|Publication number||US3873203 A|
|Publication date||Mar 25, 1975|
|Filing date||Mar 19, 1973|
|Priority date||Mar 19, 1973|
|Publication number||US 3873203 A, US 3873203A, US-A-3873203, US3873203 A, US3873203A|
|Original Assignee||Motorola Inc|
|Export Citation||BiBTeX, EndNote, RefMan|
|Patent Citations (7), Referenced by (10), Classifications (6)|
|External Links: USPTO, USPTO Assignment, Espacenet|
United States Patent 1191 "III 11] 3,873,203 Stevenson [451 Mar. 25, 1975  DURABLE HIGH RESOLUTION SILICON 3,743,417 7/1973 Smatlak 355/133 TEMPLATE 3,743,847 7/1973 Boland .v 96/362 3,758,326 9/1973 H t l. 96 36.2  Inventor: Alden Stevenson, Scottsdale, Ariz. enmngs 6 a  Assignee: Motorola, Inc., Franklin Park, 111. Primary E-\'ami'1@rRiChard Moses 7 Attorney, Agent, or Firm-Vincent J, Rauner; Henry [22-] Filed: Mar. 19, 1973 Olsen 21 Appl. No.: 342,668  ABSTRACT 52 US. Cl 355/133 96/36 2 96/38 3 A template including a Polycrystalline Silicon 3 5 5 a glass substrate and a protective coating on the poly-  Int. Cl G03b crystalline Silicon layer and method of manufacturing  Field of Search 355/1'33 2 same. In one embodiment, the protective coating is an 96/383. 6 5 T 354/3541: oxide layer which protects the silicon layer from abrasive damage and further functions as a mask to silicon  References Cited etchant during manufacture of the template, to provide a template having substantially improved resolu- UNITED STATES PATENTS tion. A mixture of hydrazine and catechol is used as a g T -t l silicon etchant, to eliminate fogging of the substrate O Om e 21 1 t 3,644,134 2/1972 Widmann et a1. 117/45 mater'al' 3.720143 3/1973 Hashimoto ct a1 96/383 6 Claims, 6 Drawing Figures IIIIIIIIIIIA:
DURABLE HIGH RESOLUTION SILICON TEMPLATE RELATED APPLICATIONS The subject matter of this invention is related to that of copending US. Patent Application Ser. No. l48,799, now US. Pat. No. 3,743,847 filed in the name of Bernard W. Boland and assigned to the Assignee of the instant application.
BACKGROUND OF THE INVENTION 1. Field of the Invention This invention relates to templates, such as are used to mask ultraviolet light in semiconductor device manufacture. More particularly, the invention relates to templates having a thin polycrystalline silicon layer formed on a glass substrate, and methods of manufacture thereof.
2. Description of the Prior Art Presently employed techniques for the manufacture of monolithic integrated circuits, thin film circuits, and other types of microcircuits employ a number of selective diffusion and selective deposition operations, said operations being carried out by the means of a suitable mask deposited on the mierocircuit surface which is to be subjected to the particular operation (frequently an etching operation or a diffusion or ion implantation operation) to be performed. Such masks are generally formed by depositing a layer of photoresist on the surface to be masked, and subsequently photo-etching the photoresist masking layer. The photoresist is typically a material sensitive to ultraviolet light, and exposure is accomplished by a contact printing process employing a suitable printing template in direct contact with the photoresist masking layer. The term template as used hereinafter is intended to include photomasks, also simply called masks, as utilized in the semiconductor industry to pattern photoresist layers. Photoresist is usually designed to be sensitive to ultra-violet light, rather than visible light, so that the photoresist and wafers having layers of photoresist thereon may be handled under ordinary lighting conditions without causing undesired exposure of the photoresist. This contact printing of the photoresist masking layer is necessitated by the required high resolution and close tolerances of the resultant diffusion or deposition mask. A widely used contact printing template includes a glass slide which has been coated with a photosensitive silver emulsion which has been subsequently exposed so that a desired pattern of variable ultraviolet transparency is created in the template.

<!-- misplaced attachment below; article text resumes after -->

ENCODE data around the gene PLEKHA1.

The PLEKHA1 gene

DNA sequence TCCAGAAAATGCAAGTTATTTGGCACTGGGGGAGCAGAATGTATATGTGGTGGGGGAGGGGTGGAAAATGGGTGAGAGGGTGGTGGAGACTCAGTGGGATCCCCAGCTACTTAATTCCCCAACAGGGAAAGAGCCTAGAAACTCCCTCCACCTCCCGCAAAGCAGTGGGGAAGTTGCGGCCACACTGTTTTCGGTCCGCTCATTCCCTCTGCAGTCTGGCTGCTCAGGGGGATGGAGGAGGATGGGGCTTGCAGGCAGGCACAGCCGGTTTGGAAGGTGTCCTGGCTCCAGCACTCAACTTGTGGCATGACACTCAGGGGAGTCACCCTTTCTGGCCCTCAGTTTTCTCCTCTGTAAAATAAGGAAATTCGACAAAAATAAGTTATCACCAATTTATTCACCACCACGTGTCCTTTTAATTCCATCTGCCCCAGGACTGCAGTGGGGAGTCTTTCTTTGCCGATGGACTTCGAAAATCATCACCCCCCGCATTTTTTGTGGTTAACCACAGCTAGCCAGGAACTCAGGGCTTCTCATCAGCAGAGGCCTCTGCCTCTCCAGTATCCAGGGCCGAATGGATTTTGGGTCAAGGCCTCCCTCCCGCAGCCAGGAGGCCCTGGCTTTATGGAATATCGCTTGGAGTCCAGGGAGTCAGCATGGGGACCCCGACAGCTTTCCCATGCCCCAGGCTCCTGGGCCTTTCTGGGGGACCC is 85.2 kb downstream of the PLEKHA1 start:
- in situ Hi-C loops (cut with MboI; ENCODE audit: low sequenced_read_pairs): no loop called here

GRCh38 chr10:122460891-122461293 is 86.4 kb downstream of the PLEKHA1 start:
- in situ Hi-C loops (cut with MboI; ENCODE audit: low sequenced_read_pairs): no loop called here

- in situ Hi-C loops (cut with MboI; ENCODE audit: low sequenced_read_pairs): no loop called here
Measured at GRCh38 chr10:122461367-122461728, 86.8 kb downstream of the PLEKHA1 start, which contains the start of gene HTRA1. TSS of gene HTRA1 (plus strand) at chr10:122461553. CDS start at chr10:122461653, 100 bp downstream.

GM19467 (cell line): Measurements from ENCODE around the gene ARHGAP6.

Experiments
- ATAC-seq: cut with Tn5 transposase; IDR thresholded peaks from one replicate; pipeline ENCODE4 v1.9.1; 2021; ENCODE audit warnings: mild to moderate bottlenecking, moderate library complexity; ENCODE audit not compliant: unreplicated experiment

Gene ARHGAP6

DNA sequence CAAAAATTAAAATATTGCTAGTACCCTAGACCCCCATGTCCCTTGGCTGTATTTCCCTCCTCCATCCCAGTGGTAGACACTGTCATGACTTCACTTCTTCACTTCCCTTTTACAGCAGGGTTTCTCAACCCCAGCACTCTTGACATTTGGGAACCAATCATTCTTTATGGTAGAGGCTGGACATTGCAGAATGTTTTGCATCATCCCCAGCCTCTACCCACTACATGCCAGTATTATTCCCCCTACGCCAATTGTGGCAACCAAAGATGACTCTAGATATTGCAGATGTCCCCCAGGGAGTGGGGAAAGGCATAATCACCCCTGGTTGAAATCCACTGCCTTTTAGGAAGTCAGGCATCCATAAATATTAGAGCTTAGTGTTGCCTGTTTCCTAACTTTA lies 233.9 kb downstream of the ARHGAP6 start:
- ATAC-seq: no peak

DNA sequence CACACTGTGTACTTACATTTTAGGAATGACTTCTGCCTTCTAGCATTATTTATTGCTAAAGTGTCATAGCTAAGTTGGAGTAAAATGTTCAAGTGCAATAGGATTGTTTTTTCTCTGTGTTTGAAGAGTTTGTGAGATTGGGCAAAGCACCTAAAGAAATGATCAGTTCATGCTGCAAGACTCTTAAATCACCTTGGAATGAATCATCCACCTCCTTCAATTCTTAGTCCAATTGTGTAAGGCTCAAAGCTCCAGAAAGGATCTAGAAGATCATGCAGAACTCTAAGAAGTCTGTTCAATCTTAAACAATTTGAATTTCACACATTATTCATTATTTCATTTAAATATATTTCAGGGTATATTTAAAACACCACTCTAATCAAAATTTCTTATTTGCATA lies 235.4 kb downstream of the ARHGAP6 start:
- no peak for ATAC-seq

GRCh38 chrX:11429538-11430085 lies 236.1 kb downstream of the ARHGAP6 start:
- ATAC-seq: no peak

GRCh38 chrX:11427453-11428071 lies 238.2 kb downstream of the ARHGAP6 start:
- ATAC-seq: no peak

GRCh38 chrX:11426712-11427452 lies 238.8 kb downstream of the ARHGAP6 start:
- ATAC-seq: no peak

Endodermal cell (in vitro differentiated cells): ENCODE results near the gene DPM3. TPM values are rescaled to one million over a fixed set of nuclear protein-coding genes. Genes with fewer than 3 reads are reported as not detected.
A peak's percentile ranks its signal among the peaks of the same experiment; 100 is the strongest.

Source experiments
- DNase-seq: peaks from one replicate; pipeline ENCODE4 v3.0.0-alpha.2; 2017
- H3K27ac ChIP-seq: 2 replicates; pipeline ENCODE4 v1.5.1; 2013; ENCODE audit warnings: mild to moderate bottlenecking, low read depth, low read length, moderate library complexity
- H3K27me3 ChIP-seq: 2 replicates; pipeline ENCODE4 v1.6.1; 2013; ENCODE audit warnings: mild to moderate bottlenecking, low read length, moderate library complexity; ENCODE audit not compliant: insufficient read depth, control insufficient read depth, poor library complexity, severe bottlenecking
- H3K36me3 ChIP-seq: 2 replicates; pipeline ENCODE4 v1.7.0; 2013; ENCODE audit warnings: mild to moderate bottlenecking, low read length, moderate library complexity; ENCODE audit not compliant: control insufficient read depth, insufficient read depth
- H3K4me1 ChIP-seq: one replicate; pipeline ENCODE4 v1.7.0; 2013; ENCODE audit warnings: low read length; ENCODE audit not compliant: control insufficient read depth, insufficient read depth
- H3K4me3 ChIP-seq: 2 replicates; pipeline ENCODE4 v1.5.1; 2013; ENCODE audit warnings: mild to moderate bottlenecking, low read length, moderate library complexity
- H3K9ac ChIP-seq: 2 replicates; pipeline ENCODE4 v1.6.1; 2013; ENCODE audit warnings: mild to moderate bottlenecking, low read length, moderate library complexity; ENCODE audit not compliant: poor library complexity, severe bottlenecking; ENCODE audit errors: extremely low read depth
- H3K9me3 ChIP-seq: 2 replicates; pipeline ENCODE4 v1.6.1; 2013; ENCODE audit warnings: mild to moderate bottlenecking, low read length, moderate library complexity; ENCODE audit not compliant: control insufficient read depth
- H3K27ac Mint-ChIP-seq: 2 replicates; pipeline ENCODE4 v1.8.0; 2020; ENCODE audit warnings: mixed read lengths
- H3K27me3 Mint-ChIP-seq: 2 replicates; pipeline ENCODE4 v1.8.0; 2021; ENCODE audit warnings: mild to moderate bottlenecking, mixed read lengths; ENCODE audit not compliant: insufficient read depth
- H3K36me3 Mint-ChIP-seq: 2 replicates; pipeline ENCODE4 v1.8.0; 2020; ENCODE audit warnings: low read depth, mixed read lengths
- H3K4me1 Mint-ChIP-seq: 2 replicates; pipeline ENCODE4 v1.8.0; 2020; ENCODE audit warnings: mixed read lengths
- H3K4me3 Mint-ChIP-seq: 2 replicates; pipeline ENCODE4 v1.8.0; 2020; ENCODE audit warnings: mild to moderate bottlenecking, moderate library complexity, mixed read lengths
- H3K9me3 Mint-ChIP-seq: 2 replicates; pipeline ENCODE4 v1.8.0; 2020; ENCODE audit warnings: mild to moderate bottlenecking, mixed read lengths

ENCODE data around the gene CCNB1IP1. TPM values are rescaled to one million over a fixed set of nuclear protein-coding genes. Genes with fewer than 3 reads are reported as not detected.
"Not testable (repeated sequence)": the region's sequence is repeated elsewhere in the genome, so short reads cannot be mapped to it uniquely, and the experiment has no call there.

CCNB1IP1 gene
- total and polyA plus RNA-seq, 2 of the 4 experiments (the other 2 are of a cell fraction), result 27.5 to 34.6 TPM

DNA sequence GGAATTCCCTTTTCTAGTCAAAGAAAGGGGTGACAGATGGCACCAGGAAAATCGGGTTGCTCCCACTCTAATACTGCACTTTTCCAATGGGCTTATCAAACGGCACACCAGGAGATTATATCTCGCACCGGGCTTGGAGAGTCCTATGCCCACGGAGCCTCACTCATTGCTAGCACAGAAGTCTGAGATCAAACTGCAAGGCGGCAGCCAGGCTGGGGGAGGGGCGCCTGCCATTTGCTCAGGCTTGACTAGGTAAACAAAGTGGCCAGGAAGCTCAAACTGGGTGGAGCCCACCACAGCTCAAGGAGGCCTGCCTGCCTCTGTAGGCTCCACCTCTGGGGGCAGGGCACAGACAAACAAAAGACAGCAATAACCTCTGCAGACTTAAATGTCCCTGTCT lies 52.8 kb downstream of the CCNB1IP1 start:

However, due to abrasion between the emulsion template and the photoresist masking layer, this template becomes rapidly degraded and must be discarded after being used only a few times if the required resolution and tolerances are to be maintained. Templates utilizing a substantially harder chrome metal coating on the glass slide have been utilized which are more durable, but also substantially more expensive than the photosensitive emulsion type. Other templates using silicon monoxide layers on the glass slide are unsatisfactory because of poor resolution due to the great thickness of the silicon monoxide layer, and due to fogging of the glass slide by the HF-type etchants which must be used. In the aforementioned copending application of Bernard W. Boland a think layer of polycrystalline silicon, typically approximately one thousand angstroms in thickness, overcomes many of the short-comings of the prior art by providing improved resolution due to the thinness of the polycrystalline silicon layer, improved durability of the templates due to the toughness and adherence of the polycrystalline silicon to the glass slide, and improved utility due to the fact that the polycrystalline silicon layer is transparent to visible light while being opaque to ultraviolet light, allowing more rapid and accurate alignment of the template to the semiconductor device. In the Bernard Wv Boland invention, in the method of manufacturing the template the photoresist layer is formed directly on the polycrystalline silicon layer and then patterned. However, the silicon etchant used to remove the exposed polycrystalline material may tend to cause lifting of the photoresist and undercutting of the polycrystalline silicon, causing a degradation in the resolution of the template. Further, the etchants commonly used for etching silicon tend to cause some fogging of the glass substrate, decreasing its utility.